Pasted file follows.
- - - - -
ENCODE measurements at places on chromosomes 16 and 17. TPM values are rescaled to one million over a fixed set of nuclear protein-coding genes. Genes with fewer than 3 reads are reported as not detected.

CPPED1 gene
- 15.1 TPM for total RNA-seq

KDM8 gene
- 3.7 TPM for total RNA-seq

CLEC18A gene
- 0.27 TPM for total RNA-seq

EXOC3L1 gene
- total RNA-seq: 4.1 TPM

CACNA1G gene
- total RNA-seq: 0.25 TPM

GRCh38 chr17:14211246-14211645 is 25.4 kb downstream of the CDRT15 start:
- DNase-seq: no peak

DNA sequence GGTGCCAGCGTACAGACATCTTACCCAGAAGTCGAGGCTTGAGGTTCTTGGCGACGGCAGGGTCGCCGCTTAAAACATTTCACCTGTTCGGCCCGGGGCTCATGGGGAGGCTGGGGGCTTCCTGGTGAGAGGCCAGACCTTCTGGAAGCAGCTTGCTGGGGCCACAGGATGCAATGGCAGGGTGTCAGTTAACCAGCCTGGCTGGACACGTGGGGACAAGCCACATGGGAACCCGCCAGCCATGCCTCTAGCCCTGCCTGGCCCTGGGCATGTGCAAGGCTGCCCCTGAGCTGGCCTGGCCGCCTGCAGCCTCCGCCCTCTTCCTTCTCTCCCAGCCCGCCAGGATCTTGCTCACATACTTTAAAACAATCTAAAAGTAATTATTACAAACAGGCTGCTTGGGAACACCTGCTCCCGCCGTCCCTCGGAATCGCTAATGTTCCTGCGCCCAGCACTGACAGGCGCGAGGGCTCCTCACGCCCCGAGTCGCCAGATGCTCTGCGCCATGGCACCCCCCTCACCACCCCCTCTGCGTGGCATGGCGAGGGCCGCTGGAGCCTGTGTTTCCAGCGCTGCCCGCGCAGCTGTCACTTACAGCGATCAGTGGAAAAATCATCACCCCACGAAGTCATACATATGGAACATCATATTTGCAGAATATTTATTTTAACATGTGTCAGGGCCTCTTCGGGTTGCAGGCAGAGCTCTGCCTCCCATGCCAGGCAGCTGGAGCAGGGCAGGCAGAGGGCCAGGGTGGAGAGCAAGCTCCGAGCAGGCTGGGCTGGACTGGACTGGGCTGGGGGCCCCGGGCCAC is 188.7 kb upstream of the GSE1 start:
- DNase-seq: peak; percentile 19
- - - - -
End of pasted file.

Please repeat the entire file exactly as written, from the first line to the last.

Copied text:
ENCODE measurements at places on chromosomes 16 and 17. TPM values are rescaled to one million over a fixed set of nuclear protein-coding genes. Genes with fewer than 3 reads are reported as not detected.

CPPED1 gene
- 15.1 TPM for total RNA-seq

KDM8 gene
- 3.7 TPM for total RNA-seq

CLEC18A gene
- 0.27 TPM for total RNA-seq

EXOC3L1 gene
- total RNA-seq: 4.1 TPM

CACNA1G gene
- total RNA-seq: 0.25 TPM

GRCh38 chr17:14211246-14211645 is 25.4 kb downstream of the CDRT15 start:
- DNase-seq: no peak

DNA sequence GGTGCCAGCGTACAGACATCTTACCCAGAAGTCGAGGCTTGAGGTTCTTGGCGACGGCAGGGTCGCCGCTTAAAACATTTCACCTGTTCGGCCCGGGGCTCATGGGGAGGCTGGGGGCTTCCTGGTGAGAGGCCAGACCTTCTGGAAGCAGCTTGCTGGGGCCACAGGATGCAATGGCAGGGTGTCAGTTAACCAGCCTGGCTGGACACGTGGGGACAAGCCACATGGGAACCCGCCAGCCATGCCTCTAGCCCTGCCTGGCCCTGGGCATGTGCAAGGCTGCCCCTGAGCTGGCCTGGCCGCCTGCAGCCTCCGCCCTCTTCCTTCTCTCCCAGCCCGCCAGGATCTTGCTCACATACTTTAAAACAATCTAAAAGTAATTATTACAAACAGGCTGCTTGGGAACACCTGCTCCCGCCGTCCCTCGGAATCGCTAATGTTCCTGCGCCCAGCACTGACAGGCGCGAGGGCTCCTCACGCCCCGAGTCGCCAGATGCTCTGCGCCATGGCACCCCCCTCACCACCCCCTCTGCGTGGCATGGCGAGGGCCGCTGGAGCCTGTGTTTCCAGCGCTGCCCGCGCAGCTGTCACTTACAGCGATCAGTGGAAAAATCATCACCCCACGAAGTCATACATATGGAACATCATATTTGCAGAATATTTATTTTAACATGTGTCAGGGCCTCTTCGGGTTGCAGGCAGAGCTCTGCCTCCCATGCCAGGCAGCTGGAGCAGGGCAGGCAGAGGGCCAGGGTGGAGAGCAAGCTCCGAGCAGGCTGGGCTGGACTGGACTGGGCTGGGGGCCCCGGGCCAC is 188.7 kb upstream of the GSE1 start:
- DNase-seq: peak; percentile 19